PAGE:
Author image of Mika Yeap

Mika Yeap

By Mika Yeap

May 16, 2019
Featured image of Artec 3D Releases the Micro, a Metrology-Grade Desktop 3D Scanner
Big Little Details
Artec 3D Releases the Micro, a Metrology-Grade Desktop 3D Scanner

Luxembourg-based 3D scanner manufacturer Artec 3D has just unveiled the Artec Micro, a desktop-sized, metrology-grade scanner for small objects. Boasting easy operation and exceptional results, the scanner broadens Artec's offerings to new fields.

May 13, 2019
Featured image of Handy STL File Bulk Viewer for Windows PCs
Organized chaos
Handy STL File Bulk Viewer for Windows PCs

Got a folder full of STL files that you don't recognize? This handy utility will generate previews of them so you can make sense of the mess.

May 13, 2019
Featured image of From the Ashes: The Return of Printrbot?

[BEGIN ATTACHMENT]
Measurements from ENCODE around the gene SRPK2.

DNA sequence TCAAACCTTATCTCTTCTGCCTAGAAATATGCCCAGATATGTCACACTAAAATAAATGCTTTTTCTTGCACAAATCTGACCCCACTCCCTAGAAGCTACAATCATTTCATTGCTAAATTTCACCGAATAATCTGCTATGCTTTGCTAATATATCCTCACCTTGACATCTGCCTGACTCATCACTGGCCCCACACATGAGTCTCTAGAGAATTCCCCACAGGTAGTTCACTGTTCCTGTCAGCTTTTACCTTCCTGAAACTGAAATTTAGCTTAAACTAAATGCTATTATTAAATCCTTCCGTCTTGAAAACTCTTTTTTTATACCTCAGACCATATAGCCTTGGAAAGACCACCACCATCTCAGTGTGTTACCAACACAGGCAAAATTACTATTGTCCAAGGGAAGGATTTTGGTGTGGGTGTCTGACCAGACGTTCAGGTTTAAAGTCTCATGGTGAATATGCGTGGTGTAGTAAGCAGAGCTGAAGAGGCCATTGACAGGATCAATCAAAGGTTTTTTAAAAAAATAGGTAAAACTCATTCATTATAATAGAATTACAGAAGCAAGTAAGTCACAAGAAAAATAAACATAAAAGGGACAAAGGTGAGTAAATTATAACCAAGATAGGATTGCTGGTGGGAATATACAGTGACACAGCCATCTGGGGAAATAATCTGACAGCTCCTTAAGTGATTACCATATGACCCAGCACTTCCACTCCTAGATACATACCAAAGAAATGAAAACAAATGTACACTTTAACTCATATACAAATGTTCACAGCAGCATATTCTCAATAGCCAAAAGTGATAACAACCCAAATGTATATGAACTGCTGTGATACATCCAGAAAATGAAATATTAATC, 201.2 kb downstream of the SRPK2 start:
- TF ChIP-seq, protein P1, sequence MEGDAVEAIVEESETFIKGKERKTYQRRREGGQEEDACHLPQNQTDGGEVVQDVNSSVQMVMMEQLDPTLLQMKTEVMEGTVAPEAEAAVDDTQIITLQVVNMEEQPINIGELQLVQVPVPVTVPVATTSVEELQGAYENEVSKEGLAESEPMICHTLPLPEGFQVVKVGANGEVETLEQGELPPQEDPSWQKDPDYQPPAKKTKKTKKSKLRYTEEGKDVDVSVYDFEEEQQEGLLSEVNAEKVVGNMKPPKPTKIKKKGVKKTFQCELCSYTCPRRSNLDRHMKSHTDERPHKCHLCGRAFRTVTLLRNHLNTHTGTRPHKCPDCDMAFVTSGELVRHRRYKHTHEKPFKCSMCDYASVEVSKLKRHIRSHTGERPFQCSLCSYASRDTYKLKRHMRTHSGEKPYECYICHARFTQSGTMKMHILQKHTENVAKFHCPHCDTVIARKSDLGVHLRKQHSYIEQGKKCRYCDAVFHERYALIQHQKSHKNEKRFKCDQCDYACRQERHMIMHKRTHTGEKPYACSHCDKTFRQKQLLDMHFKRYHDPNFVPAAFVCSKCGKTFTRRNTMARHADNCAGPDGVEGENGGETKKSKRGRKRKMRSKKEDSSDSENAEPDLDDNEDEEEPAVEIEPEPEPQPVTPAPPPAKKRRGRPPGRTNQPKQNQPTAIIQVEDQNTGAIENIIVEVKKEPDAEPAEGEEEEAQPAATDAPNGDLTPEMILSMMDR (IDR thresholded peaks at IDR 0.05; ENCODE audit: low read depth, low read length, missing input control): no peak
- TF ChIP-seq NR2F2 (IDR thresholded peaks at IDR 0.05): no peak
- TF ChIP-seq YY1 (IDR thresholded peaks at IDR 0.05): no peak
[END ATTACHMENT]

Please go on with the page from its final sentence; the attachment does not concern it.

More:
Can't Keep a Good 'Bot Down
From the Ashes: The Return of Printrbot?

Printrbot had produced well-loved, iconic machines since the dawn of the consumer 3D printing revolution, at least until mid-2018 when it shuttered operations. But latest news suggests that the veteran manufacturer is planning a comeback.

May 10, 2019
Featured image of 3D Print Your Own Construction System – Introducing Polypanels
Because Lego Is so Mainstream
3D Print Your Own Construction System – Introducing Polypanels

Polypanel is a 3D printable library of interlocking pieces that can be used to build all manner of functional models - just print some and you'll be building things in a snap.

May 8, 2019
Featured image of Carbon-reinforced Parts 3D Printed for Luxury Catamaran
High-stakes 3D printing at sea
Carbon-reinforced Parts 3D Printed for Luxury Catamaran

As if 3D printing carbon-reinforced parts weren't hard enough, Swiss Scheurer GmbH did it big - and they did it on a luxury catamaran.

May 6, 2019
Featured image of 3D Printed Metal Parts to be Frozen for Fault Testing
Best serve chilled
3D Printed Metal Parts to be Frozen for Fault Testing

Metal 3D printing is now common in applications that require high strength parts, but checking these parts for faults is still a challenge. A professor from the University of Cincinnati aims to solve this problem by freezing them in ice.